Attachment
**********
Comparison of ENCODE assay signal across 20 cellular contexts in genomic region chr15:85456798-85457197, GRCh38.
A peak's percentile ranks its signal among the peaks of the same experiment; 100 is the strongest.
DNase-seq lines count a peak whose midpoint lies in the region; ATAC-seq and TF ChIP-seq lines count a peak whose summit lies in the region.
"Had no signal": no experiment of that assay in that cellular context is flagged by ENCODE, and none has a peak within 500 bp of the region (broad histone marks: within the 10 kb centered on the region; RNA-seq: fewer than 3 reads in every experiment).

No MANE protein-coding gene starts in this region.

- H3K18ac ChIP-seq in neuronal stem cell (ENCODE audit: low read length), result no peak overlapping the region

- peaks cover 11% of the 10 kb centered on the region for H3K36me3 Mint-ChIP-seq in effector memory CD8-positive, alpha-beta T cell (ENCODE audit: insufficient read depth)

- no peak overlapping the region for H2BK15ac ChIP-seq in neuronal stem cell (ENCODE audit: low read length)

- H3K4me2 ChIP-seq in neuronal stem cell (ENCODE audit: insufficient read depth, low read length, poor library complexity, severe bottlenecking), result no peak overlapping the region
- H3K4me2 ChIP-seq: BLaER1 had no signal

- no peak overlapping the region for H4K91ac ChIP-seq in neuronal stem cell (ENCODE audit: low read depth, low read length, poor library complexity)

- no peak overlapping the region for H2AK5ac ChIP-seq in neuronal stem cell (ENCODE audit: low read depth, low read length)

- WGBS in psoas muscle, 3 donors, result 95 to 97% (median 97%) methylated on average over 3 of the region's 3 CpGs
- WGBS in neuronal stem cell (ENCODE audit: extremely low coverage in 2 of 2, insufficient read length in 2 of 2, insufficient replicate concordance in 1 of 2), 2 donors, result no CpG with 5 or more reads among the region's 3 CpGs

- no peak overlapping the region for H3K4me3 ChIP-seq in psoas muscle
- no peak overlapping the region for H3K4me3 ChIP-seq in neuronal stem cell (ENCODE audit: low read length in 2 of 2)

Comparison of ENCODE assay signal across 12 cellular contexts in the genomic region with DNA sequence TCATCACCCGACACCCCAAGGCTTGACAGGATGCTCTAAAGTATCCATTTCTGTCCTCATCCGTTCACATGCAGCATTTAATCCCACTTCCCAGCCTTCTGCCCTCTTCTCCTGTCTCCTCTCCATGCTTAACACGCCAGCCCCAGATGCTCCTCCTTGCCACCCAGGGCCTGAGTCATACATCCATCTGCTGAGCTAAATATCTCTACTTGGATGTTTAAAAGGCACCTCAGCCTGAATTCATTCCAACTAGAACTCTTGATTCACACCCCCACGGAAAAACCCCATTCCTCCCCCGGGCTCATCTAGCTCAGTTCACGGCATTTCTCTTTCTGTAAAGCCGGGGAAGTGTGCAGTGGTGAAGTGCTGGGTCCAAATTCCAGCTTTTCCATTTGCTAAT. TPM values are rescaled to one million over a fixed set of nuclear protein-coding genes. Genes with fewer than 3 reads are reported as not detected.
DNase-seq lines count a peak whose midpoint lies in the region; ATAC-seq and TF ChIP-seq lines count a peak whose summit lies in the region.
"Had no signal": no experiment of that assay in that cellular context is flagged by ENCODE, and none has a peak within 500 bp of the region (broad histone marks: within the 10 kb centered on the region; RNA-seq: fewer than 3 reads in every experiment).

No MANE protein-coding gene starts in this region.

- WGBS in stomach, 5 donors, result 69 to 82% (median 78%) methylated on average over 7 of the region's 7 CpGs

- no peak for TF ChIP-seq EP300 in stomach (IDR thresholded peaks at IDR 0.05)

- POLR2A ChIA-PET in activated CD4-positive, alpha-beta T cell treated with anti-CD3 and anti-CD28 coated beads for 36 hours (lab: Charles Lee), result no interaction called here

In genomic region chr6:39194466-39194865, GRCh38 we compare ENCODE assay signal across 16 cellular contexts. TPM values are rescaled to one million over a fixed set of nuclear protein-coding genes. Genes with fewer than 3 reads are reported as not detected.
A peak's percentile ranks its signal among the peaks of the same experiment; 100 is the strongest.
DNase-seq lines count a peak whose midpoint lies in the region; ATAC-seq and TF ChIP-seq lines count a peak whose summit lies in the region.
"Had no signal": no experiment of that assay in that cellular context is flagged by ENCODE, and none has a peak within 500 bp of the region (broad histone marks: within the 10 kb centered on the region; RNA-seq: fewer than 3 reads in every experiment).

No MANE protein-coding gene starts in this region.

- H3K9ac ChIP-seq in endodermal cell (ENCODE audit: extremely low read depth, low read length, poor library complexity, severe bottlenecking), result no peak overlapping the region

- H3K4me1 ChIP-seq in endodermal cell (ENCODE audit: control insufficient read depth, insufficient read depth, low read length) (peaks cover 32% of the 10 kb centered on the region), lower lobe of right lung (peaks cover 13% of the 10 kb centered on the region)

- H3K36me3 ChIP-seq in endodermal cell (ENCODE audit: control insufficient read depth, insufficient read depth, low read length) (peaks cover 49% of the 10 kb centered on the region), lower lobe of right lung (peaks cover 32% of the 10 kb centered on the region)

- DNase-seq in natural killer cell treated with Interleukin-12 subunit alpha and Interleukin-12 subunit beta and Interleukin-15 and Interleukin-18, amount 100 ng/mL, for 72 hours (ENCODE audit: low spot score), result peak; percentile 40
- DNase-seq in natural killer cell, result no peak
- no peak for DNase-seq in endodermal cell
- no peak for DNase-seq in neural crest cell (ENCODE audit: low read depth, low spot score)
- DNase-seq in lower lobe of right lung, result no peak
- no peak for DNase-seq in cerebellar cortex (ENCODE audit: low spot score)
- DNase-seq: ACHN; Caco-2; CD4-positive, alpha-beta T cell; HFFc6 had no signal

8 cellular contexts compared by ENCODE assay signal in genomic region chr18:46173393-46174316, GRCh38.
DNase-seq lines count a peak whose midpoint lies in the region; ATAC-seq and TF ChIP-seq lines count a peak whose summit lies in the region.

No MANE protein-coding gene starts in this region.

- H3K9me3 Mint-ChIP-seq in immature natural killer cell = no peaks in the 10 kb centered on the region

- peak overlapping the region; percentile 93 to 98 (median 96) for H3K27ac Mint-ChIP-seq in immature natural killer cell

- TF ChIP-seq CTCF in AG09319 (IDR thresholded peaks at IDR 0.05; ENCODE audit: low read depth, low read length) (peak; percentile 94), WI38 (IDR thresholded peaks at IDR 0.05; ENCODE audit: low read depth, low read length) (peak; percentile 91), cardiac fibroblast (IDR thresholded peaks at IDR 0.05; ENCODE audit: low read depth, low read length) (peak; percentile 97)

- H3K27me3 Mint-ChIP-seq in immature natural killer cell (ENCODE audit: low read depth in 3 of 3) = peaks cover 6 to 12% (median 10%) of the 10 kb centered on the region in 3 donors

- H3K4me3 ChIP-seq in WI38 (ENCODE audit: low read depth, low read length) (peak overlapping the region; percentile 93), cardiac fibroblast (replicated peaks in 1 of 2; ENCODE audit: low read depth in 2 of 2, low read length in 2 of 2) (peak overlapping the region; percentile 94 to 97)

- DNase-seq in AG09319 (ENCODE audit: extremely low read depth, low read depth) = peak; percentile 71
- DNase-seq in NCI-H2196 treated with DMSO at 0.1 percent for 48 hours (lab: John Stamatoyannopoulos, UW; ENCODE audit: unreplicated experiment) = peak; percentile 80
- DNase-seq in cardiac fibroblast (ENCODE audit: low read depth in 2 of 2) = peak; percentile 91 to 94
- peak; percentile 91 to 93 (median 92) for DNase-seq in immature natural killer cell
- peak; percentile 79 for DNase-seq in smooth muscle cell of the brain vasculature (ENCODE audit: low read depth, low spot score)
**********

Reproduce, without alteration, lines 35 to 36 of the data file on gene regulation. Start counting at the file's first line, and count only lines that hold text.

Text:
- no peak for DNase-seq in neural crest cell (ENCODE audit: low read depth, low spot score)
- DNase-seq in lower lobe of right lung, result no peak